Cunningham's Latest Casebook Released
9/30/05--West has published BC Law Professor Lawrence A. Cunningham's casebook,
Law and Accounting: Cases and Materials, as part of their American
In a recent press release, West calls the book “revolutionary,” in that it uses primary materials instead of author narrative, presenting a comprehensive selection and organization of original accounting pronouncements and legal cases applying them. The book is also highly-traditional: primary materials are the dominant textual vehicle used in virtually all other law school courses. By adopting this traditional approach for law and accounting, Cunningham's new book puts the subject on par with other law school courses.
This traditional "cases and materials" approach underscores how accounting standards bear earmarks of functional law. As a descriptive matter, these standards bind citizens in a legal sense. Departures result in administrative, criminal and civil sanctions. To facilitate analogical and critical engagement on par with other law school teaching books, pedagogical design follows the classic casebook method of arranging cases and materials in pairs (of opposites and complements). This arrangement enables conceptualizing accounting as functional law as theoretical and analytical matters as well. This original content also illuminates transaction economics, factors associated with accounting irregularities and the lawyer's role in financial reporting.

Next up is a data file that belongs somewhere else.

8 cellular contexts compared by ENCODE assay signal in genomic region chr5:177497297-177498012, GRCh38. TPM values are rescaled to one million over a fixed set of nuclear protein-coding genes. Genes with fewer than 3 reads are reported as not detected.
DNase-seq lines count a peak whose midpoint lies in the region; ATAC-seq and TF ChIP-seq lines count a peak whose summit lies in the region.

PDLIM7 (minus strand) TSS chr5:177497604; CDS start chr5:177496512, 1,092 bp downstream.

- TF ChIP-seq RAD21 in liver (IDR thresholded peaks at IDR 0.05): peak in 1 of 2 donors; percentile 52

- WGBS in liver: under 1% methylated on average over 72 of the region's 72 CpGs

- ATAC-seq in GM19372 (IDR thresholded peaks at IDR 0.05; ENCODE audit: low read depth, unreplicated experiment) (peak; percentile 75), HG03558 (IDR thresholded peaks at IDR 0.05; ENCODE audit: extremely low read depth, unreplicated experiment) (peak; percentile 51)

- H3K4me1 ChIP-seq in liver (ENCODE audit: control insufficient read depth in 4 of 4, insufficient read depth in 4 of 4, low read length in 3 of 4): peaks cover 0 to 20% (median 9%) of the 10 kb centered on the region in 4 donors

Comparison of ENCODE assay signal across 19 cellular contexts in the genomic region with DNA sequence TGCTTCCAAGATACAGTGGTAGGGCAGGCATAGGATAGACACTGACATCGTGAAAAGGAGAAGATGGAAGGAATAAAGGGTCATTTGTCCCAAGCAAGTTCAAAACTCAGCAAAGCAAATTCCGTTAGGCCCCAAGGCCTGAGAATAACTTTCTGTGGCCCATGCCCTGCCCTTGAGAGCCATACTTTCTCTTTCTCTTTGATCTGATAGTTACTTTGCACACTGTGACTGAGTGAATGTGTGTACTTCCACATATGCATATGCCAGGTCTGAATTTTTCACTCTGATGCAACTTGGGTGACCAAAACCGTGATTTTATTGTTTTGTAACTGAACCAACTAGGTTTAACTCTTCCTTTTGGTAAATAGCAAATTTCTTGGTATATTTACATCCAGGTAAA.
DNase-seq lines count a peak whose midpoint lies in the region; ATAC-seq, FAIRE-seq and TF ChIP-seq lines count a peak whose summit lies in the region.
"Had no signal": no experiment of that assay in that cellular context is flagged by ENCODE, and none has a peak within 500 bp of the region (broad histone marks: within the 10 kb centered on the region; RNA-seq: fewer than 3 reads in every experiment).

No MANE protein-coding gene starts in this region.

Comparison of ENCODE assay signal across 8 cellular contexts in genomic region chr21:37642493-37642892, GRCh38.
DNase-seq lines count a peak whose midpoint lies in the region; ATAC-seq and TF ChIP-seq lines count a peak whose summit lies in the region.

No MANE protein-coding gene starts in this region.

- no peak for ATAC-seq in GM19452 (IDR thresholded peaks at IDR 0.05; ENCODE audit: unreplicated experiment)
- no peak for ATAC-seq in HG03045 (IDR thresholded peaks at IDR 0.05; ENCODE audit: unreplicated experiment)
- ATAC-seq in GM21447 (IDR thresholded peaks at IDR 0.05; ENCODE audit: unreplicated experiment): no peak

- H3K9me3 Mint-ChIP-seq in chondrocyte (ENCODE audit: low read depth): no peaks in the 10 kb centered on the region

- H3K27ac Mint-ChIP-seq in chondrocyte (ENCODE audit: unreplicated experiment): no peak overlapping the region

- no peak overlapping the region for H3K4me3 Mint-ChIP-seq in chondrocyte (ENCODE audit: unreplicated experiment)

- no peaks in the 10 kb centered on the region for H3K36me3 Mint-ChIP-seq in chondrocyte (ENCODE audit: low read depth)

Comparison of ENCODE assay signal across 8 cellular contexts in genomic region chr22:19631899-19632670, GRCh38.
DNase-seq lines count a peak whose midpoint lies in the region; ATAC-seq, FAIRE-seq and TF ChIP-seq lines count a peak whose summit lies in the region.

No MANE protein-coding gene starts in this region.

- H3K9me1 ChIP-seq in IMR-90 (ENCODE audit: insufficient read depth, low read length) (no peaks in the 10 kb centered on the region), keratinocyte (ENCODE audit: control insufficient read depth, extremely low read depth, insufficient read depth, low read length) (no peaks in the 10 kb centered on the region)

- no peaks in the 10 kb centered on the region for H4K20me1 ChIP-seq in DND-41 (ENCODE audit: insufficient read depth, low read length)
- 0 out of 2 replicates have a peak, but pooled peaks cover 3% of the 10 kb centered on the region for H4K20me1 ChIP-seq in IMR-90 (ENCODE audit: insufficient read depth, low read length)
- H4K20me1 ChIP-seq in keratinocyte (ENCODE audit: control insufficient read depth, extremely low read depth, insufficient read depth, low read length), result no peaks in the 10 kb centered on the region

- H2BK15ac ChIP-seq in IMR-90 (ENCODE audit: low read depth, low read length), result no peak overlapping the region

The 200-page Teacher's Manual discusses Professor Cunningham's conception of the book and provides elaborate pedagogical reflections upon it. Professor Cunningham explains choices he made in preparing the book and describes alternative approaches to the materials useful for teaching it in 1, 2, 3 or 4-semester credit courses. The Teacher's Manual also summarizes key contributions of each excerpt and elucidates links across the book's cases and materials.
Professor Cunningham’s book Introductory Accounting, Finance and Auditing for Lawyers (West, 4th ed. 2004), boasts adoptions at some 60 law schools. Professor Cunningham also has written numerous scholarly articles examining aspects of the intersection of law and accounting. These inquiries have assumed increasing significance to lawyers in the wake of the accounting debacles of the early 2000s and the legal and standard-setting changes they inaugurated.
Suitable for courses on accounting taught in law schools, the book likely will be useful also as supplemental reading for courses in Corporations, Corporate Finance, Securities Regulation, Deals, and others.
For more information on the book, e-mail the publisher at firstname.lastname@example.org.